The final Effect dice is the special dice. This is a generic dice that covers anything the first three do not. It shows three different icons with the one icon having a high chance, another a medium chance, and another a low chance of success. When a roll requires these icons, the cards say what the icons are required and what they can be used for. For example, does the Laser Rifle set fire to the target? Did the Huge Club stun the enemy? and so on. This allows Fallout: Wasteland Warfare to have Effect dice for any purpose.

      Of course, only expecting the best in the Wasteland will likely get you killed and the Effect dice are no different. There are no ‘bad’ results on any Effect dice, but some sides are blank so will have no effect at all. Also, note how I said the dice ‘primarily’ do something? That’s because Effect dice have the occasional result that are not the dice’s primary purpose; for example, it is possible to get an Armour Reduction icon on a Damage dice, although it’s rare and most results do extra damage.

      EFFECT DICE & WEAPONS
      The Effect dice required for a weapon often vary depending on the range at which it is being used. For example, the Hunting Rifle gives one Armour Reduction dice at short range, but at long range it gives two Accuracy dice instead. The Combat Shotgun gives no Effect dice at long range, but gives two black dice at short range. Simply seeing a weapon’s Effect dice make it easy to understand its likely capabilities - for example, a weapon with multiple black dice on its card means it has the potential to do lots of damage. Also, the Effect dice on a weapon card may not be the only Effect dice you add to a skill roll too. Items such as Mod cards (which are modifications to weapons), special abilities, perks, and so on, can add more dice (or simply add extra icons). More on those in a later blog post.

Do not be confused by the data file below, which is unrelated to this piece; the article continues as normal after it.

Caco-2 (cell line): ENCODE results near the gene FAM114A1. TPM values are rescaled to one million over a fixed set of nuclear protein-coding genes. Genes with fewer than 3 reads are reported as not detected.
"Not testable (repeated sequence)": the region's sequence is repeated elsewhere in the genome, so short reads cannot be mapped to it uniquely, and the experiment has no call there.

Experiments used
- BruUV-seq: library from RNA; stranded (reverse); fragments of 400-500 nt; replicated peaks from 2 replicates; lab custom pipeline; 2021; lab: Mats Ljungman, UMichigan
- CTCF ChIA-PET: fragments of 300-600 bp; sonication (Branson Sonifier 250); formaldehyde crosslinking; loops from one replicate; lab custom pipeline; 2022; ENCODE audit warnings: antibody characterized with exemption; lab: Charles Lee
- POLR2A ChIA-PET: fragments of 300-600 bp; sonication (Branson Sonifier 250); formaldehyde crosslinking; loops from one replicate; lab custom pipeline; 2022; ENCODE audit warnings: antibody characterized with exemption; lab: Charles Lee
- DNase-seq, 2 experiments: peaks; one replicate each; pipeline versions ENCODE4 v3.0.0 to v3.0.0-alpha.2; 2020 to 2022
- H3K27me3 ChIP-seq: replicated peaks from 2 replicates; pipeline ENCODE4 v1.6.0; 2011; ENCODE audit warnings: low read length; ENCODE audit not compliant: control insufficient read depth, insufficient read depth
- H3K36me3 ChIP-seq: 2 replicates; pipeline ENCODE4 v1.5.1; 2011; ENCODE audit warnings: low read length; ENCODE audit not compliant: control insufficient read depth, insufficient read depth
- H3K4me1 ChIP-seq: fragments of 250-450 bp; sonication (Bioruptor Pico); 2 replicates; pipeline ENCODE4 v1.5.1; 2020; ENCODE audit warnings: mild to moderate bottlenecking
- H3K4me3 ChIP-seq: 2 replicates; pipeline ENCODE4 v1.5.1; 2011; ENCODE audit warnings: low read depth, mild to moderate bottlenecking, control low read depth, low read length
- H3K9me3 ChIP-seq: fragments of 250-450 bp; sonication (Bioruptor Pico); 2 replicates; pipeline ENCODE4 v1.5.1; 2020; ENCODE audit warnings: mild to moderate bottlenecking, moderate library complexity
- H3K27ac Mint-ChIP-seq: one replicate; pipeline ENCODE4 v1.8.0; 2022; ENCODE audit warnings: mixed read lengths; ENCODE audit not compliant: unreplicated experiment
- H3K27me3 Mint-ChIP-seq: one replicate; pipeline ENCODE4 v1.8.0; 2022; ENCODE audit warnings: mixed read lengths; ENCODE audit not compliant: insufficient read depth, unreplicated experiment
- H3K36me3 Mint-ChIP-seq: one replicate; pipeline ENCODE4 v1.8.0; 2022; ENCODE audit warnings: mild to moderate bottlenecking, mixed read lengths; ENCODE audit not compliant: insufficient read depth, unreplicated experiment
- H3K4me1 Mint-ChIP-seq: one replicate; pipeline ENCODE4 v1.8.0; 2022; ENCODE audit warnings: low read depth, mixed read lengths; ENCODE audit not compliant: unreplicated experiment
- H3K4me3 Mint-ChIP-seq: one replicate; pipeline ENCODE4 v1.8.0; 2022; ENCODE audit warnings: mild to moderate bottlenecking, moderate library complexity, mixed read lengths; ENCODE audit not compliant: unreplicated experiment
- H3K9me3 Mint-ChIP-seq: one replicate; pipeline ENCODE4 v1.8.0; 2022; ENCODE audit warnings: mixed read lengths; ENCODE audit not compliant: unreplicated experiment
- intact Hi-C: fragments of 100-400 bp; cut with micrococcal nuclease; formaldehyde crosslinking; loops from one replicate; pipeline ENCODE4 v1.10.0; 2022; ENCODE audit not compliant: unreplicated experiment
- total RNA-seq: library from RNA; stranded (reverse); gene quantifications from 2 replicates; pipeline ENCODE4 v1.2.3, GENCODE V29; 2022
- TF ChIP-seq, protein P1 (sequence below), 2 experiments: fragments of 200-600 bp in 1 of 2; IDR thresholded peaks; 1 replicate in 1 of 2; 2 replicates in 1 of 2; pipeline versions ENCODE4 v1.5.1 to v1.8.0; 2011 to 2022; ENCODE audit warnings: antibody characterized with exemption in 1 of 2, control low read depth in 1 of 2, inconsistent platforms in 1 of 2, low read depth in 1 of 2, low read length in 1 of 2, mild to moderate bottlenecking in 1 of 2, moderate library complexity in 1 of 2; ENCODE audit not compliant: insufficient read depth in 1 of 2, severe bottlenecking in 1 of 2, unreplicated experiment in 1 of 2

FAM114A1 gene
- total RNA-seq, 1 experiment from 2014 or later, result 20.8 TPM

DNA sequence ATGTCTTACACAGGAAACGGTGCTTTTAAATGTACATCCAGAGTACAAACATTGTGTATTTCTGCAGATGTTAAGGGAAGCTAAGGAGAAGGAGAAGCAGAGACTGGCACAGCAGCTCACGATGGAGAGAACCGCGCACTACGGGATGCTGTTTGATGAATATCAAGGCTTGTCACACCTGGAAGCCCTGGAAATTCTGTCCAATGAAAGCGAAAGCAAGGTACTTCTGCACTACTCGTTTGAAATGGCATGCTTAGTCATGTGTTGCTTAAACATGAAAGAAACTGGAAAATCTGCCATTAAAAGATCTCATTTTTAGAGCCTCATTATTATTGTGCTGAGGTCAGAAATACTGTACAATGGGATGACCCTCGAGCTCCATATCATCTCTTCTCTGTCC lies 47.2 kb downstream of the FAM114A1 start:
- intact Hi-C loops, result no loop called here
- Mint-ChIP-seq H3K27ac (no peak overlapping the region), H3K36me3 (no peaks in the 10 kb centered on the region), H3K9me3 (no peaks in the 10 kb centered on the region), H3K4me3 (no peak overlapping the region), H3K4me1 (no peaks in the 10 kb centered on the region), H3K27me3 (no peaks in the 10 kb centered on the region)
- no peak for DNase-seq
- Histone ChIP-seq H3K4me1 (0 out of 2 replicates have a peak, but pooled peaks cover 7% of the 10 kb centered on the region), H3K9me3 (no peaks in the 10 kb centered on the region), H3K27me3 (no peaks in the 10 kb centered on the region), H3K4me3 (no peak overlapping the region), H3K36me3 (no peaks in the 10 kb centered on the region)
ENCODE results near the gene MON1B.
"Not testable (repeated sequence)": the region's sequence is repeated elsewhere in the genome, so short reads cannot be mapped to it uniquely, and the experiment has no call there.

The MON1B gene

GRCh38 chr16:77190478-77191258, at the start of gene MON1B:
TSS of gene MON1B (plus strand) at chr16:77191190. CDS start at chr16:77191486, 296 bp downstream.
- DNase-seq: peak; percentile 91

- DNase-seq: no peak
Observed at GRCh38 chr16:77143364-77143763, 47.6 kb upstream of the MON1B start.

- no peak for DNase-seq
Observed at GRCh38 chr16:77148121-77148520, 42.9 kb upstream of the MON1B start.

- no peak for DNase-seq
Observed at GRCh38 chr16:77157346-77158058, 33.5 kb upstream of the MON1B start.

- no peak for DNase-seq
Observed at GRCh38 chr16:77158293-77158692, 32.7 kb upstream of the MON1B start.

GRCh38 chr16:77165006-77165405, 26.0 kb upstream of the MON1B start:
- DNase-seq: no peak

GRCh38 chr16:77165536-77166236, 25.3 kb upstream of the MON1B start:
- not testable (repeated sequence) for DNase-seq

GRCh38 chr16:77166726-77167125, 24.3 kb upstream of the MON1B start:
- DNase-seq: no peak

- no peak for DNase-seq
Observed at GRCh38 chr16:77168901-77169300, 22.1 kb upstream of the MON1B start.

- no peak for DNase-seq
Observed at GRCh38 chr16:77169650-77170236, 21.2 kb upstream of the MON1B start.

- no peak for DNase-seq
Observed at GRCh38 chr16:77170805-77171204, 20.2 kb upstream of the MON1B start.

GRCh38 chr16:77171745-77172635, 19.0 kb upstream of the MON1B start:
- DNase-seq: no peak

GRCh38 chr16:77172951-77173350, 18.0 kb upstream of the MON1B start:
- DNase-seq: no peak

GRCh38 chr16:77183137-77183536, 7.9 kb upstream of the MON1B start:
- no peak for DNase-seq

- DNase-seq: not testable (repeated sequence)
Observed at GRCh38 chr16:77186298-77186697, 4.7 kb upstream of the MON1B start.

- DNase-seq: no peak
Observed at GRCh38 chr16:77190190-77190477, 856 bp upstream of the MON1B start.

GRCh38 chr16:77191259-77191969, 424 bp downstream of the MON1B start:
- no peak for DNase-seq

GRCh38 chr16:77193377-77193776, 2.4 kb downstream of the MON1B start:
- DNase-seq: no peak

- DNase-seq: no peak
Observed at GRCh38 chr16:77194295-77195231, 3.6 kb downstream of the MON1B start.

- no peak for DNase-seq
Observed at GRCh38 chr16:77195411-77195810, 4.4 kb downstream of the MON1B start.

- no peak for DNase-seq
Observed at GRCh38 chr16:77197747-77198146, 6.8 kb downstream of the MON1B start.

Whilst Effect dice are a common feature of combat, they apply to all areas of Fallout: Wasteland Warfare too. Some locks are hard to pick, computers difficult to hack, and items tricky to find, but equipment and abilities can add Effect dice to these skill rolls too in order to succeed at these more difficult tasks.

      The two-player starter set comes with 2 each of the four Effect Dice, one Skill dice and one Armour dice. The system and combination of Effect Dice gives us a huge variety of options to flavour the game to feel more like the Fallout world you know and love, whilst keeping the results of dice rolls quick and simple to read.

      Next time we'll be looking at what it means to be a Heroic character, Leaders and more...
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    • DEVELOPMENT BLOG #4: Heroes of the Wasteland